Chief Cabinet Secretary Yukio Edano announced that the government would modify its protocol on restricting vegetable sales from prefectures where significant amounts of radiation have been detected. Instead of banning shipments from an entire prefecture, radiation levels henceforth will be monitored weekly at the level of municipalities, and if the detected levels fall below government limits for three consecutive weeks, then shipments will be allowed.
Farmers have been pressing the government to ease up on its restrictions, but the new procedures raised questions about whether municipalities were capable of carrying out thorough checks. Some farmers complained that the weekly testing would not be frequent enough and said their produce was still likely to go to rot.
In Fukushima prefecture, officials announced plans for monitoring radiation levels at 1,400 schools starting Tuesday; a new academic year is to begin Wednesday and many parents are worried about their children being exposed to radiation.
Fukushima officials also have begun checking radiation levels of products manufactured within the prefecture. Many businesses are nervous that their goods might be rejected by buyers unless they are certified as being free of contamination.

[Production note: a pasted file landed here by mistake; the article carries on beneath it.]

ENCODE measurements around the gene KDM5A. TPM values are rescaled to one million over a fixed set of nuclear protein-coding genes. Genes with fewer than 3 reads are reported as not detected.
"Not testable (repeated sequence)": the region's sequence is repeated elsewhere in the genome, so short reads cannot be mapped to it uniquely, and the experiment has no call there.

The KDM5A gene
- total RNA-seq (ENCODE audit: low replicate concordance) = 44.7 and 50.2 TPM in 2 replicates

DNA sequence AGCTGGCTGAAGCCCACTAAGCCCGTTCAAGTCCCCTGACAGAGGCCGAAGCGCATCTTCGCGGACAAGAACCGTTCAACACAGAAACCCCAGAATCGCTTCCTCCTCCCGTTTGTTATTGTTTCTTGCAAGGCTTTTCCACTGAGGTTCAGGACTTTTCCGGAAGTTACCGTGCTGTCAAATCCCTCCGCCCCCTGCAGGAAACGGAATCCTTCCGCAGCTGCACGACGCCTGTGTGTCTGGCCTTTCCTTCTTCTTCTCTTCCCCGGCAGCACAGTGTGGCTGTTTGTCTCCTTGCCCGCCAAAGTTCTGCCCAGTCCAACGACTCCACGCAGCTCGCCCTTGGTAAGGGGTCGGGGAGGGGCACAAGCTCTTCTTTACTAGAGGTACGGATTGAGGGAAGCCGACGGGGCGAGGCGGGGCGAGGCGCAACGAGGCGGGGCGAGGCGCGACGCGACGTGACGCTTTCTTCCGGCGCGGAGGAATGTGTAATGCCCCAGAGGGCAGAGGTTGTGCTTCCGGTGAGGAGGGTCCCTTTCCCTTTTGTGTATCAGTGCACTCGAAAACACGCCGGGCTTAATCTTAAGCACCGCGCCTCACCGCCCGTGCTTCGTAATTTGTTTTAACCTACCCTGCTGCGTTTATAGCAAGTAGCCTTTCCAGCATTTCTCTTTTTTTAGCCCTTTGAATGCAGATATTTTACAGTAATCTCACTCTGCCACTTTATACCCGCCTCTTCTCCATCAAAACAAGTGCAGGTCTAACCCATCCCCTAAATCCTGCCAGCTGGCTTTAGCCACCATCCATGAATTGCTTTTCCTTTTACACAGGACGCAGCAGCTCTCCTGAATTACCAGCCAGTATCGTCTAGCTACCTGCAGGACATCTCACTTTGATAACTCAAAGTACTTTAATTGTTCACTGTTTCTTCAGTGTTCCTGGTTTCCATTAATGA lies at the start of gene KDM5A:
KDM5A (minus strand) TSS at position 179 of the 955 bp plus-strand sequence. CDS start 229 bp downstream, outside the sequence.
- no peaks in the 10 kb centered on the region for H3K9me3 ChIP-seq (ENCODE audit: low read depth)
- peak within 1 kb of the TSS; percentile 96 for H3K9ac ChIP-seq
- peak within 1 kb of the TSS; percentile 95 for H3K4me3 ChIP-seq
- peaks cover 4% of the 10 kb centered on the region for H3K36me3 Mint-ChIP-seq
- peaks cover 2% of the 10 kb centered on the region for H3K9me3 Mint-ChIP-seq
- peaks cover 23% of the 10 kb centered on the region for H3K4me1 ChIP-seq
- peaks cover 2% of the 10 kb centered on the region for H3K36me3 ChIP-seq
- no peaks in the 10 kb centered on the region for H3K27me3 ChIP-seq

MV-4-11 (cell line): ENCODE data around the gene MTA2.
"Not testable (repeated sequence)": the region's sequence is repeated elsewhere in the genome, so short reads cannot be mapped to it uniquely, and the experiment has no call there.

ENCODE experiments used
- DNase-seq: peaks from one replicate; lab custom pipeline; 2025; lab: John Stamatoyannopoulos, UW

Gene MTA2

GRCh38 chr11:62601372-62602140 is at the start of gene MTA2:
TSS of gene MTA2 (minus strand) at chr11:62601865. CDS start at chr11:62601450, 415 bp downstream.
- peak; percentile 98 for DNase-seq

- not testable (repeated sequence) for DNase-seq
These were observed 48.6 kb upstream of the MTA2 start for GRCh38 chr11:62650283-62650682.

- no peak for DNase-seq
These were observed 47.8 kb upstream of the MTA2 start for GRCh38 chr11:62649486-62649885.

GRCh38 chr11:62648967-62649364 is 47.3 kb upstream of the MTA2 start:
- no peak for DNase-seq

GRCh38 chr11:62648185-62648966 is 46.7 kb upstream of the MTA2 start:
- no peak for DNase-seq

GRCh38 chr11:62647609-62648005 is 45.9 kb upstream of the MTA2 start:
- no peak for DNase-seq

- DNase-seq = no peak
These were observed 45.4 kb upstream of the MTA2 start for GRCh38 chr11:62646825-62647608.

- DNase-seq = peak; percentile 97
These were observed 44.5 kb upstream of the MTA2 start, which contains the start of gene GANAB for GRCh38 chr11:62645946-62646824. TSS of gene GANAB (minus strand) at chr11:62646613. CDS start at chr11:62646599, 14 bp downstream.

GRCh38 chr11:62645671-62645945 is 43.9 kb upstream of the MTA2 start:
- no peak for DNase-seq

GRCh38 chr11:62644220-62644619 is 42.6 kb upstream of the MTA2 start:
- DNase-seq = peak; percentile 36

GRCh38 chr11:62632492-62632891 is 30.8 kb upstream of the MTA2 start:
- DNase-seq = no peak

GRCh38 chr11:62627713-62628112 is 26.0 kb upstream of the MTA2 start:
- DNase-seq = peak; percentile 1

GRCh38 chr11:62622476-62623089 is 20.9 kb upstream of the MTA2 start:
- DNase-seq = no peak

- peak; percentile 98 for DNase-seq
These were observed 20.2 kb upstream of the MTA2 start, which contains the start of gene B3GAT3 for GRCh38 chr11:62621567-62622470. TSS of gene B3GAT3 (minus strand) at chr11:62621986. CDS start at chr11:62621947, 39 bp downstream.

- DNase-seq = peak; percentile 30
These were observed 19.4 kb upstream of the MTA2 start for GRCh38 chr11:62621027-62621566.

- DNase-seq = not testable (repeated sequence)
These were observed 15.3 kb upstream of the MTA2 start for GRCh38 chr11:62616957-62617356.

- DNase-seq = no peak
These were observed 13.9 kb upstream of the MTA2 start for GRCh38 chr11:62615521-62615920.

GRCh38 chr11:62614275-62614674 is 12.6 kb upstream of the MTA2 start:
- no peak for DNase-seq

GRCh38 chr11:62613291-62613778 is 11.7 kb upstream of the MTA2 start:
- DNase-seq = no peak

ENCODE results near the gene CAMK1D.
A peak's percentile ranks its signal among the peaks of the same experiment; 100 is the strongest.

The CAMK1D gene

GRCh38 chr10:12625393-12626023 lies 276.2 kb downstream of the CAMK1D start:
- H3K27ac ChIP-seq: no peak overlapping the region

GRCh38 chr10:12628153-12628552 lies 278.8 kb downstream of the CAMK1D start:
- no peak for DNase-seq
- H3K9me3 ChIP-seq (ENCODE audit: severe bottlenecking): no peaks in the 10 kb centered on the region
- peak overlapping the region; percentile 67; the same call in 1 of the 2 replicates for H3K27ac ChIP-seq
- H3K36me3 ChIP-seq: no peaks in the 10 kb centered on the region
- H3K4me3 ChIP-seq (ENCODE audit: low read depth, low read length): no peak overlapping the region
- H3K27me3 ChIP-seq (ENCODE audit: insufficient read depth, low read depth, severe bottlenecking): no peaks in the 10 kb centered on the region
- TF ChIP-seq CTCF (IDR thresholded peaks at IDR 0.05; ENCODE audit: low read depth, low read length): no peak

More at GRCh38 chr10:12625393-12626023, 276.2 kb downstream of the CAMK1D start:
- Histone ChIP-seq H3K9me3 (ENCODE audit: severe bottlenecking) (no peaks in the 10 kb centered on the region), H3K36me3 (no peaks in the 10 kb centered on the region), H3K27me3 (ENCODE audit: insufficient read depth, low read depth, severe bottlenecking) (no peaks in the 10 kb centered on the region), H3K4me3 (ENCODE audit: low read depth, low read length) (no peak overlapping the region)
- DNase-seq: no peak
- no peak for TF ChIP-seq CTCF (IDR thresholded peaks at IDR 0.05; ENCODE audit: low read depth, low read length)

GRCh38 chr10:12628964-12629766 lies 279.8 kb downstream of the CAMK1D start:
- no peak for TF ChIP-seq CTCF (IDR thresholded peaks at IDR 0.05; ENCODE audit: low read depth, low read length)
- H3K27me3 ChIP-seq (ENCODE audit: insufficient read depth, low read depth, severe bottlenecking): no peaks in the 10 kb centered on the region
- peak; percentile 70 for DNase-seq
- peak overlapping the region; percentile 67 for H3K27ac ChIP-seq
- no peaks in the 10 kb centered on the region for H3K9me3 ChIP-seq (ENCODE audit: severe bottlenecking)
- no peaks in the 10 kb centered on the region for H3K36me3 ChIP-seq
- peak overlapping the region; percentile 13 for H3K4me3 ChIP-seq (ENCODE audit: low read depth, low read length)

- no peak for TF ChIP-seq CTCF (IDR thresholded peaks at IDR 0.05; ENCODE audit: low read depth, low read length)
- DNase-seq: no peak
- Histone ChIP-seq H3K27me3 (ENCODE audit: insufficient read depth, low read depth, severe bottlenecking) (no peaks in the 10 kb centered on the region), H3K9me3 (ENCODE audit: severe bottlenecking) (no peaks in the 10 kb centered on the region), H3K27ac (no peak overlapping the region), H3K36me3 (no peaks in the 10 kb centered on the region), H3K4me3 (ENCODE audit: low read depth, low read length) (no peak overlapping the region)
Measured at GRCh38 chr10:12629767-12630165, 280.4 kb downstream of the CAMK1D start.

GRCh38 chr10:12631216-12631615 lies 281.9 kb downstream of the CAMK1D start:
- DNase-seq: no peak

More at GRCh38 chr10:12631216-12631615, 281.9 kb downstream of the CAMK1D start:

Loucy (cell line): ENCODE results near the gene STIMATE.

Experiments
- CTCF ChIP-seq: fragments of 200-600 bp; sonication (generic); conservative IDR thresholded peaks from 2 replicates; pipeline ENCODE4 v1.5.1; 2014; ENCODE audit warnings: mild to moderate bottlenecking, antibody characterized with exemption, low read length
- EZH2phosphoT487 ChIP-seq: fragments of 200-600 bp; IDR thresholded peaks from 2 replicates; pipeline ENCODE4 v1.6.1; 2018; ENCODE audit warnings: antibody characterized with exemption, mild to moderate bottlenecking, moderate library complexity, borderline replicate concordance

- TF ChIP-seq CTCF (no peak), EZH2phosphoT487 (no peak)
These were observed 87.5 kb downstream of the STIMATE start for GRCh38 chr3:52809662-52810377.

In the town of Namie, which sits northwest of the Fukushima plant just beyond the 18-mile perimeter within which authorities have urged people to stay indoors or consider evacuating, high levels of cumulative radiation were recorded over an 11-day period beginning March 23, the government announced.
The accumulated radiation was 10.3 millisieverts over 11 days, assuming that a person stayed outdoors 24 hours a day. With the government saying that it could easily take months to bring the Fukushima plant under control, the readings are raising fresh questions about the dangers of radiation over a longer period and whether the government's evacuation perimeter is wide enough. Exposure to 100 millisieverts is believed to raise one's risk of cancer by 0.5 percent.
Despite widespread concern about radiation from Fukushima, the public appears to be divided over whether the government should review its use of nuclear power. The results of an opinion poll by the national Yomiuri newspaper published Monday showed that nearly half those surveyed said they favored maintaining the current number of nuclear power plants, while almost a third of respondents said they wanted the government to cut back.
The poll also showed that voter support for Prime Minister Naoto Kan's Cabinet has risen slightly, to 30 percent from 24 percent in March. But many voters — 69 percent — said Kan wasn't exhibiting his leadership, and 19 percent said they wanted him to quit soon.
The National Police Agency said the death toll in the massive March 11 earthquake and tsunami stood at 12,259 as of Monday evening, with more than 15,000 people still listed as missing.
In a bit of positive news, national broadcaster NHK reported that a dog rescued Saturday by coast guard officers from the roof of a destroyed house floating more than a mile off the coast of northeastern Japan had been reunited with its owner.
The owner of the dog, a 2-year-old mutt named Ban, said she saw the news of the rescue on TV over the weekend and contacted authorities immediately.